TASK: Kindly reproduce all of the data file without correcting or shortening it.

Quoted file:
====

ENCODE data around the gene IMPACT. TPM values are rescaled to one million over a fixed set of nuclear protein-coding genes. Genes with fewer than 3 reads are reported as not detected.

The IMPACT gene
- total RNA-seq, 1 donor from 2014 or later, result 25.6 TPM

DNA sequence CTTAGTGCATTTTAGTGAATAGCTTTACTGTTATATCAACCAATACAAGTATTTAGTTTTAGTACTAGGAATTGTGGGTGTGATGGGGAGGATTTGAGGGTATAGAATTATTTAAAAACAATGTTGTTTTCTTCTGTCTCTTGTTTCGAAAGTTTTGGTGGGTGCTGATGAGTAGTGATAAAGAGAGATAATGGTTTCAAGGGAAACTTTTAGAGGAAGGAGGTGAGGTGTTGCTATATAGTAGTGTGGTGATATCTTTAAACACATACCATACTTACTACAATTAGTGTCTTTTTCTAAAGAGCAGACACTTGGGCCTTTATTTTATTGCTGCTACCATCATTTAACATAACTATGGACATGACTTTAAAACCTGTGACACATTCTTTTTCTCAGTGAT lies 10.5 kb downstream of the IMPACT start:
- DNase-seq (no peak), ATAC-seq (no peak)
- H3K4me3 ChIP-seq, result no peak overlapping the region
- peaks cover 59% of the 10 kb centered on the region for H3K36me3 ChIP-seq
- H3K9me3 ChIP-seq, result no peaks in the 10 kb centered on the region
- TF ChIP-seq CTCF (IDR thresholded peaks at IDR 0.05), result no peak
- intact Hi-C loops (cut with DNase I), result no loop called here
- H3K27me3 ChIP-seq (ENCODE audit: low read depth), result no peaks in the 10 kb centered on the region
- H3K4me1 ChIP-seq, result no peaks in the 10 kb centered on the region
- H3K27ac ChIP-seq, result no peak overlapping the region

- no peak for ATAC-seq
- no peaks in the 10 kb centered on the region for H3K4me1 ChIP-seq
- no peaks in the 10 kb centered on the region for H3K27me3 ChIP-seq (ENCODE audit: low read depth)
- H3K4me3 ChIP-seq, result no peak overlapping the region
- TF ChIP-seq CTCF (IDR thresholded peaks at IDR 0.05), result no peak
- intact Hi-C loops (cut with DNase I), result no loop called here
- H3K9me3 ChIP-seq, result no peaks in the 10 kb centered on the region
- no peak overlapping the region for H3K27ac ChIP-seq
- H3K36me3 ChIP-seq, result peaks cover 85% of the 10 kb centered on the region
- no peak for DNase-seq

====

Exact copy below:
ENCODE data around the gene IMPACT. TPM values are rescaled to one million over a fixed set of nuclear protein-coding genes. Genes with fewer than 3 reads are reported as not detected.

The IMPACT gene
- total RNA-seq, 1 donor from 2014 or later, result 25.6 TPM

DNA sequence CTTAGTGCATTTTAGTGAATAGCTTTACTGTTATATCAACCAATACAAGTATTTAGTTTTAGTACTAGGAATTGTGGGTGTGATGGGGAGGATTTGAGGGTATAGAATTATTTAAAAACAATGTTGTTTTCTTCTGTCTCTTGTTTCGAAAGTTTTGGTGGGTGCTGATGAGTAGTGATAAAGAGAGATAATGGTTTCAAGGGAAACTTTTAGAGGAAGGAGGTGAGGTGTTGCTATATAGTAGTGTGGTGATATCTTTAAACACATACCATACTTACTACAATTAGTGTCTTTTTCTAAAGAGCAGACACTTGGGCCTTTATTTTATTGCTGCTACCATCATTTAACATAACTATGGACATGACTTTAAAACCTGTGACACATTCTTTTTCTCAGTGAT lies 10.5 kb downstream of the IMPACT start:
- DNase-seq (no peak), ATAC-seq (no peak)
- H3K4me3 ChIP-seq, result no peak overlapping the region
- peaks cover 59% of the 10 kb centered on the region for H3K36me3 ChIP-seq
- H3K9me3 ChIP-seq, result no peaks in the 10 kb centered on the region
- TF ChIP-seq CTCF (IDR thresholded peaks at IDR 0.05), result no peak
- intact Hi-C loops (cut with DNase I), result no loop called here
- H3K27me3 ChIP-seq (ENCODE audit: low read depth), result no peaks in the 10 kb centered on the region
- H3K4me1 ChIP-seq, result no peaks in the 10 kb centered on the region
- H3K27ac ChIP-seq, result no peak overlapping the region

- no peak for ATAC-seq
- no peaks in the 10 kb centered on the region for H3K4me1 ChIP-seq
- no peaks in the 10 kb centered on the region for H3K27me3 ChIP-seq (ENCODE audit: low read depth)
- H3K4me3 ChIP-seq, result no peak overlapping the region
- TF ChIP-seq CTCF (IDR thresholded peaks at IDR 0.05), result no peak
- intact Hi-C loops (cut with DNase I), result no loop called here
- H3K9me3 ChIP-seq, result no peaks in the 10 kb centered on the region
- no peak overlapping the region for H3K27ac ChIP-seq
- H3K36me3 ChIP-seq, result peaks cover 85% of the 10 kb centered on the region
- no peak for DNase-seq